The place where gunshots were reportedly fired Monday in the U.S. Capitol complex, the Capitol Visitor Center, actually came about to protect such attacks. The instigating incident came on a hot July day in 1998, when a gunman stormed past a security checkpoint and fatally shot two police officers on his way into the halls of power.

An armed assailant stormed past a U.S. Capitol security checkpoint, mortally wounding Officer Chestnut. In the initial crossfire between the gunman and Capitol Police, a gunshot injured a tourist. As congressional aides and Capitol visitors sought cover, the assailant ran toward a door that led to the suites of then-Majority Whip Tom DeLay of Texas. Detective Gibson, a member of DeLay’s security detail, told aides to seek cover. Gibson and the assailant exchanged gunfire. Although fatally wounded, Gibson’s action enabled other officers to subdue the gunman.

It was the first time a Capitol police officer had been killed in the line of duty. Within days of the attack, lawmakers started talking about reviving a stalled project to rebuild the visitor's center underneath the Capitol. It would be an air-conditioned welcome spot and meeting point for visitors, but Capitol police officers said it would also be a welcome addition to security by regulating the flow of visitors and providing an evacuation route in case of an emergency. Then-Senate Majority Leader Trent Lott (R-Miss.) said a center would have stopped the 1998 shooter from being able to get so close to the Capitol.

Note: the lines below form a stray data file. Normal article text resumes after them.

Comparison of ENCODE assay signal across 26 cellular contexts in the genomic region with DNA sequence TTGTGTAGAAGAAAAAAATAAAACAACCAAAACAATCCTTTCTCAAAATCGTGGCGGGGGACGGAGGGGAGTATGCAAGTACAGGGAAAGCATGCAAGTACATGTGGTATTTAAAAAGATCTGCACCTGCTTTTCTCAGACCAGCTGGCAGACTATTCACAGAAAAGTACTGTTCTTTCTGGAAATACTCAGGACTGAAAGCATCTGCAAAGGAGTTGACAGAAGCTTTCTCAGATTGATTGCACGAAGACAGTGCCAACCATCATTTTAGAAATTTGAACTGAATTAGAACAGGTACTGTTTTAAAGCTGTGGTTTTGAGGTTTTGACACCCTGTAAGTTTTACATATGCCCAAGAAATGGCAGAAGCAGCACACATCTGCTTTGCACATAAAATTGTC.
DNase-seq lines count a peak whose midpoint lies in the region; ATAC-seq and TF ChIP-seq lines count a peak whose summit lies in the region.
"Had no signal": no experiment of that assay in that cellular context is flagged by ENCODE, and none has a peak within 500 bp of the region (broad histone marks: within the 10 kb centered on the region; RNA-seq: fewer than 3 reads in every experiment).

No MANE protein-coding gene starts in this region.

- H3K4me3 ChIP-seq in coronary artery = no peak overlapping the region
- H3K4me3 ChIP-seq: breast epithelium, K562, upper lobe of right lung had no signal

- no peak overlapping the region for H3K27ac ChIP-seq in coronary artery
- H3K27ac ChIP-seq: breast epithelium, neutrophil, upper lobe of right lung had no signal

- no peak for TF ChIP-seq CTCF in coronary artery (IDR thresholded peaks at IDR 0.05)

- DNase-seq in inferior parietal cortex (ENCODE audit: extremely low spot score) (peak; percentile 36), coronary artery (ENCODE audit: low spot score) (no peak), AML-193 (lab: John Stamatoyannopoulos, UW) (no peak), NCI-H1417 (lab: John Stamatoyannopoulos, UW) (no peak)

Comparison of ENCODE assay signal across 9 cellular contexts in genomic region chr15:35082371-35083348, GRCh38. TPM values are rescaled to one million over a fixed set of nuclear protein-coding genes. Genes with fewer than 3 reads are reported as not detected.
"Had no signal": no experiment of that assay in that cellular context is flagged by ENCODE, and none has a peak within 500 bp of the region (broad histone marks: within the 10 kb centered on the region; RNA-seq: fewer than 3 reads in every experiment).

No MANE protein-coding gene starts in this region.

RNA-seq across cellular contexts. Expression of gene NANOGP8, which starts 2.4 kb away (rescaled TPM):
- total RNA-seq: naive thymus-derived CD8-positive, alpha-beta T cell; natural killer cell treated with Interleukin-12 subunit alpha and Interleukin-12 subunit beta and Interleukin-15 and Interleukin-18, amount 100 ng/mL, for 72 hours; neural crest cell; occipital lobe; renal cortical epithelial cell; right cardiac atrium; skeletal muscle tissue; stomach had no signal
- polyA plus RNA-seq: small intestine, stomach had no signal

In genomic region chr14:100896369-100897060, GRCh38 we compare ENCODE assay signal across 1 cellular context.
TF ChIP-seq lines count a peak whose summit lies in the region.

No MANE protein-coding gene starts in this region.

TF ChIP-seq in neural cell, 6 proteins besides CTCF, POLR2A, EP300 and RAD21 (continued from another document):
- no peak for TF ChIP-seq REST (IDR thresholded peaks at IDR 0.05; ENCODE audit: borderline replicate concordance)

"The security checks would occur there, away from the building itself," Lott said at the time.

Social video shows panic inside Capitol Visitor Center (The Washington Post)

The idea of building a visitors center first sprang up a decade earlier, when a bomb went off in 1983 on the Senate side of the Capitol, ripping open the doors to the cloakroom where senators gather off the floor, reported The Post's Juliet Eilperin. In 1989, a camera crew followed a columnist as he breezed through security checkpoints with a pistol and a bullet.

Lawmakers debated whether to spend the hundreds of millions to build the visitor center until the 1998 shooting that seemed to galvanize support -- although not universally.

"It's not a cure-all," said Rep. James T. Walsh (R-N.Y.) at the time. "If there had been a visitors center, he probably would have killed someone in the visitors center. No matter where you stop an angry person with a gun, someone is going to get hurt."

Construction started on the center in June 2000, and it was finished eight years later, almost nine times more than originally planned. Today, the center is massive; it includes a theater, three auditoriums and the largest cafeteria in Washington, and it can hold up to 4,000 tourists.

There have been several threats of violence in or near the Capitol since then. In 2012, a man was arrested in a parking garage wearing a vest he thought contained explosives. It was a sting operation. In 2013, during a government shutdown, police shot and killed a woman after she drove her car into a White House security checkpoint and struck a Secret Service officer, then drove the short distance to the Capitol, where Capitol Police chased her down.

The most infamous incidents of violence in the Capitol occurred decades before the visitor center was conceived. In 1971, a protest group set off a bomb on the first floor of the Capitol, causing some $300,000 in damage but no injuries. In 1954, four Puerto Rican nationalists opened fire on the balcony overlooking the House of Representatives chamber, injuring five lawmakers. President Andrew Jackson survived an assassination attempt in the Capitol Rotunda in 1835.

Tourists visiting the U.S. Capitol in Washington, D.C. described a tense situation after shots were fired inside the Visitors Center. (Reuters)